Springfield competes in the Division III ranks in Vermont football and at this stage of the game, the Cosmos and their fellow teams can do little but shake their heads at what their schedule will look like. The MSJ/Poultney marriage of the past couple of seasons has dissolved and Missisquoi and Oxbow may and may not have enough players to field a team, so no one knows for sure, how many league games there will be in the fall of 2018. There was an early schedule sent out, but the developments have new drafts being considered now.
Tucker Peterson, former player and coach at Mill River, has been hired at MSJ to bring the Mountie program as far back to their hey day as is possible. His appeal as a coach to prospective students may add to a school enrollment that, at times, has dipped to low numbers, which have caused whispers as to whether the school would stay open. For years, many have been of the belief that without football, there would be no school. Football numbers had fallen so low in recent years, that to make sure they fielded a team, they combined with Poultney. They are now hoping their program will be attractive enough to add numbers from the outside, it seems.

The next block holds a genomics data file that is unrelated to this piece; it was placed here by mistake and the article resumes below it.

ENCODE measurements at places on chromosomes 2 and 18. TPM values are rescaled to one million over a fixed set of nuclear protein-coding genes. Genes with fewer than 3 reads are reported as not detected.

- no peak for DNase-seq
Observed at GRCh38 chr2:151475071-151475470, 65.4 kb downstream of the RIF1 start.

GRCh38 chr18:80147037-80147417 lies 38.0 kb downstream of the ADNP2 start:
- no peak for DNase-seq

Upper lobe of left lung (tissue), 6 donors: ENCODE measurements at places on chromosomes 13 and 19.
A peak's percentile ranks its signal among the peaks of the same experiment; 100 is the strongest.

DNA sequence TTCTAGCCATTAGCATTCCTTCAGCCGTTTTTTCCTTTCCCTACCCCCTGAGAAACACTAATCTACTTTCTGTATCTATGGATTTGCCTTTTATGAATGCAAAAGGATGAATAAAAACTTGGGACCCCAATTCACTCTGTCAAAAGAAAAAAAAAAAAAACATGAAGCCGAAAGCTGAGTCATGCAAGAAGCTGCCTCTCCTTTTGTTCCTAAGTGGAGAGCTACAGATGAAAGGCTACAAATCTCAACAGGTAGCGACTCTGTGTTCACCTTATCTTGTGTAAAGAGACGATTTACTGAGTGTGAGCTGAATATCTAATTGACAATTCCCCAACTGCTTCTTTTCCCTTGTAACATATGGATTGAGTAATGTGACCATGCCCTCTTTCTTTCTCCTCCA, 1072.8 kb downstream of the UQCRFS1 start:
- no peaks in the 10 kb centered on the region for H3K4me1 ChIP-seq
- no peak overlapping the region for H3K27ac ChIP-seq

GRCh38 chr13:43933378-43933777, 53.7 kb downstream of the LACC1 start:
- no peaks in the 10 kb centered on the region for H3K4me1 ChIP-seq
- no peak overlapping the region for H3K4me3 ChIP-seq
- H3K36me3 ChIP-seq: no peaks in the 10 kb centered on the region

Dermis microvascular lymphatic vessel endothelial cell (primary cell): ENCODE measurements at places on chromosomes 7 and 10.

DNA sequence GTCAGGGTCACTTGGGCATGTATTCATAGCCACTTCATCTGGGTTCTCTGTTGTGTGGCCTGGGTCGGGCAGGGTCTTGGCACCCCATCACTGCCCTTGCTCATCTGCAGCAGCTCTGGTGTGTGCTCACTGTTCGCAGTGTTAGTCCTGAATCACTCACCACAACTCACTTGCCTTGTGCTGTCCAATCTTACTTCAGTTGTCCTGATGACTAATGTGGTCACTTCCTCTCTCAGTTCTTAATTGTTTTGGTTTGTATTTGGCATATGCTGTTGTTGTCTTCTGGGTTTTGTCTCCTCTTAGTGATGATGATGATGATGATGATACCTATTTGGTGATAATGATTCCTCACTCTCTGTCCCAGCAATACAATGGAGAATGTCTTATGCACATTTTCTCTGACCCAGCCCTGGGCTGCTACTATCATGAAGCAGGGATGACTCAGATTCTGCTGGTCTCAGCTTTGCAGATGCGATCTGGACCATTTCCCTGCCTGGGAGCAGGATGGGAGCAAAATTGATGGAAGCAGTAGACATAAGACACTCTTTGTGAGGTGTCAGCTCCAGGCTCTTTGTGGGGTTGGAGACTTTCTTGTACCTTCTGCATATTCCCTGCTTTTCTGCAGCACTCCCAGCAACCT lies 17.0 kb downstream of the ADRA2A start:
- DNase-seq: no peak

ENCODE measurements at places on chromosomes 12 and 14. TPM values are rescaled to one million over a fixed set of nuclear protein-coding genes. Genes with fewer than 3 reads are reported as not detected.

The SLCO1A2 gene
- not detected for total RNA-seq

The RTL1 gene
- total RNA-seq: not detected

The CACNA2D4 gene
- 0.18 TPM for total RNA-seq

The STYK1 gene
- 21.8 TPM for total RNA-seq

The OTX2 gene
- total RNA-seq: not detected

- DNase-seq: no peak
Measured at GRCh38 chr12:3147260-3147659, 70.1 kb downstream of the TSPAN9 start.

Division III is not the only place where there are big questions headed into the fall of 2018. There is one big situation in Division I that should be answered prior to winter break. Football numbers at two of the states biggest schools, South Burlington (483 boys) and Burlington (493 boys) have both flirting with under 30 players in their football programs in recent years and both have strongly felt that they have been unable to compete at the highest level with that kind of participation. They have petitioned the VPA to combine their football programs into one. The VPA will be meeting late this week to possibly rule on this matter. The inside persons I spoken to say they believe the stamp will be put on this request. Time will tell.